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So, right now I am making a cladogram (More of a dendrogram) for a kingdom of fictional species, and I'm not exactly sure how to represent a certain relationship.

Let's say that the oldest class in the kingdom is Clade A. And, while it is a clade in itself, it also evolved into two other classes. The first class it evolved into was Clade B, but Clade A still persists. Then, later on, Clade A evolves into Clade C - but still persists.

If I was to represent this on a dendogram, how would it be done?

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The short answer is that cladograms are not compatible with Linnean taxonomy.

The longer answer explain how and why. First, there aren't enough ranks in Linnean taxonomy to cover all the cladogram nodes. The "kingdom-phylum-class-order-family..." was originally based on similiarity and not on phylogenetic relationship. For example: the class Reptilia is no longer a clade, and the class Aves is a subclade of the order Sauroschia (of the "super"-order Dinosauria, which is a clade of Diapsida which includes modern reptiles and crocodiles). The birds (Aves) are evolution descendants of dinosaurs but they ranked by Linneous as class while dinosaurs, according to Linnean taxonomy were at most super-order.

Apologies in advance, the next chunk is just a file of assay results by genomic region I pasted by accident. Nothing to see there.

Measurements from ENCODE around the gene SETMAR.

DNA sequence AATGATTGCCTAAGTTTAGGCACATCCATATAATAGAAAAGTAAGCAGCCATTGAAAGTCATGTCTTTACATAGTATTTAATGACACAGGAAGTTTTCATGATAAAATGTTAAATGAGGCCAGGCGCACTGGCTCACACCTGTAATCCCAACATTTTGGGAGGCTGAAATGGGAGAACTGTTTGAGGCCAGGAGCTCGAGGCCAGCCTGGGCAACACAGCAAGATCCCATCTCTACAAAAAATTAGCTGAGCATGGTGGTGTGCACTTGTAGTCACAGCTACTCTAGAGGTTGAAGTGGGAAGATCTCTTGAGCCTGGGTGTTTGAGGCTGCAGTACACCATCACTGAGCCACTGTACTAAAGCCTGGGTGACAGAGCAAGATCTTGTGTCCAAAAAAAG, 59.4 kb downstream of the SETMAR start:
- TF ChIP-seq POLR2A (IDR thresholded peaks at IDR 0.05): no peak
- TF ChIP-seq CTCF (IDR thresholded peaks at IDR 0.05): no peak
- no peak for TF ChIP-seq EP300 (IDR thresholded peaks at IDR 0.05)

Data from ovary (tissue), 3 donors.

So you need to choose: a pseudo-Linnean relationship tree or a cladogram phylogenetic tree (and then you should omit the ranks' names "class", "order" etc.

I'll try to sketch the tree you described:

 A
 |
 |-- B
 |-- C
 |
 .
 .
 .
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  • $\begingroup$ Okay, I changed "Class" to "Clade". $\endgroup$ – SealBoi Jul 2 '18 at 12:42
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    $\begingroup$ A clade is a common ancestor and all of its descendants. So if "Clade A evolves into clade C" then clade C is a subclade of clade A. As long there are descendants of the common ancestor of clade A, clade A does not go extinct. $\endgroup$ – Dr. Evenor Jul 2 '18 at 13:01
  • $\begingroup$ Note that clade A still includes clades B and C! $\endgroup$ – Dr. Evenor Jul 2 '18 at 13:13

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